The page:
From Nathaniel Woodhull
In Convention of the Representatives of the State
of New York at Harlem August 6th 1776.
I am directed by the Convention to make their Appology to Your Excellency for not sooner expressing their Approbation of the Appointment which You have made to the command on Hudsons River.1 It gives them great Pleasure to find that Your Excellency hath chosen for this important Post a Gentleman whose good Sense and tried Resolution do Honor to the Choice; which, united with his intimate Knowledge of the Country cannot fail of rendering him usefull to the Public. They have however some Reason to fear that either from Delay or Misapprehension General Clinton hath not that Evidence of his Authority which he ought to have, or else that he doth not conceive of it in it’s full Latitude. The Convention would therefore esteem it a particular favor if, Sir, You would transmit to him his Appointment with the Resolution which subjects the Levies on both sides the River to his Command.2
By the removal of General Clinton from the Fortifications in the high Lands, the Command of one of these Forts hath devolved on Major Schuyler a very Young Officer and new to the Service. Your Excellency will best be able to determine whether the Post is of such a Nature as to be entrusted with this Young Gentleman alone or whether it would be proper to send thither a more experienced Officer.
The Convention beg leave to inform Your Excellency that till Commissaries are appointed, the Convention are deprived of two of their Members who are directed to supply this Post till Your Excellency shall send proper Officers to take their Place which they flatter themselves will be done as early as possible.
Upon a Suggestion that the Telescope belonging to Kings College would be of Use in Discovering the Arrangments and Operations of the Enemy, the Convention have made an Order for delivering it to Your Excellency of which I am also directed to enclose You a Copy and hope that it may in some Measure contribute to the furthering Your Designs.3
The Convention have further directed me to inform Your Excellency that their own Members and Persons employed by them in the public Service having frequent Occasion to pass and repass where Guards are placed are often impeded. They do therefore submit to Your Excellency’s Consideration whether it would not be proper to give Orders that these Persons who shall appear to be Members of the Convention and those who shall have Permissions signed by the President be suffered to pass without Interruption; At the same Time that no impositions may happen I take leave to enclose the Copy of a Resolution restricting the Issuing of all such Permissions except to those who are actually engaged in the public Service. And lest Mistakes should arise with Respect to Members it is intended that each one shall have a Certificate thereof signed by the President.4 I have the Honor to be with the greatest Respect Your Excellency’s most Obedient and humble servant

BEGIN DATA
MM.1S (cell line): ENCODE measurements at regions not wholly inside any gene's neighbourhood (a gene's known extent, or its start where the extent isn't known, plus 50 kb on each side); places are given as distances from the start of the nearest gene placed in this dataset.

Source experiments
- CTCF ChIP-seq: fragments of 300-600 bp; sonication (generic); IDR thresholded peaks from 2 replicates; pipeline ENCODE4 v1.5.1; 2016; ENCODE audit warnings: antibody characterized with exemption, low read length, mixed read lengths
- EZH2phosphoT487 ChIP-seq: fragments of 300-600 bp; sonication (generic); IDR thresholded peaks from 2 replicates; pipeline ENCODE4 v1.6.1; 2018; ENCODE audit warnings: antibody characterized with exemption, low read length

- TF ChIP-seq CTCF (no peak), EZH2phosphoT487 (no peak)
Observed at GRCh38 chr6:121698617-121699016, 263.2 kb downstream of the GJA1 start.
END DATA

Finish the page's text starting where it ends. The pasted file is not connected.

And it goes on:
Nathll Woodhull President
LS, DLC:GW. For an account of the drafting of this letter, see note 3.
1. GW informed the New York convention of his appointment of Gen. George Clinton to this command in his letter to the convention of 19 July.
2. Woodhull enclosed a copy of the convention’s resolution of 16 July calling out one fourth of the militia of Westchester, Dutchess, Ulster, and Orange counties to defend the state (see N.Y. Prov. Congress Journals description begins Journals of the Provincial Congress, Provincial Convention, Committee of Safety, and Council of Safety of the State of New-York, 1775–1776–1777. 2 vols. Albany, 1842. (Microfilm Collection of Early State Records). description ends , 1:525–26; see also the New York Convention to GW, 16 July, nn.1 and 2). GW enclosed this copy of the resolution in his letter to George Clinton of 9 August. For GW’s insistence that Clinton’s appointment be made by the convention, see his first letter to Woodhull of 8 August.
3. The convention resolved on 5 Aug.: “That the general committee of the city of New-York, with such other members of that committee as he may think proper, take and deliver to His Excellency General Washington for his use, the telescope which belongs to, and is part of, the apparatus of the college at New-York” and “That the Convention of the State of New-York will indemnify the governors of the college at New-York, for any injury, loss or damage that may happen to the telescope” during its absence from the college (N.Y. Prov. Congress Journals description begins Journals of the Provincial Congress, Provincial Convention, Committee of Safety, and Council of Safety of the State of New-York, 1775–1776–1777. 2 vols. Albany, 1842. (Microfilm Collection of Early State Records). description ends , 1:556).
4. The enclosed resolution of 5 Aug. reads: “Resolved that this Convention will not grant passes to any persons whomsoever unless to members and officers of this Convention, or to such persons who may be by them employ’d during the Time of their actual Service” (DLC:GW). The convention also resolved on 5 Aug.: “That a letter be wrote to General Washington requesting him to issue general orders that every member or officer or other person having a pass from this Convention, may be permitted to pass without interruption, and that Mr. [Gouverneur] Morris and Mr. Robt. R. Livingston be a committee to prepare and report a draft of such letter” (N.Y. Prov. Congress Journals description begins Journals of the Provincial Congress, Provincial Convention, Committee of Safety, and Council of Safety of the State of New-York, 1775–1776–1777. 2 vols. Albany, 1842. (Microfilm Collection of Early State Records). description ends , 1:556). Livingston presented a draft of this letter to the convention on this date. It was promptly approved and ordered to “be engrossed and signed by the President, and transmitted” (ibid., 557–58).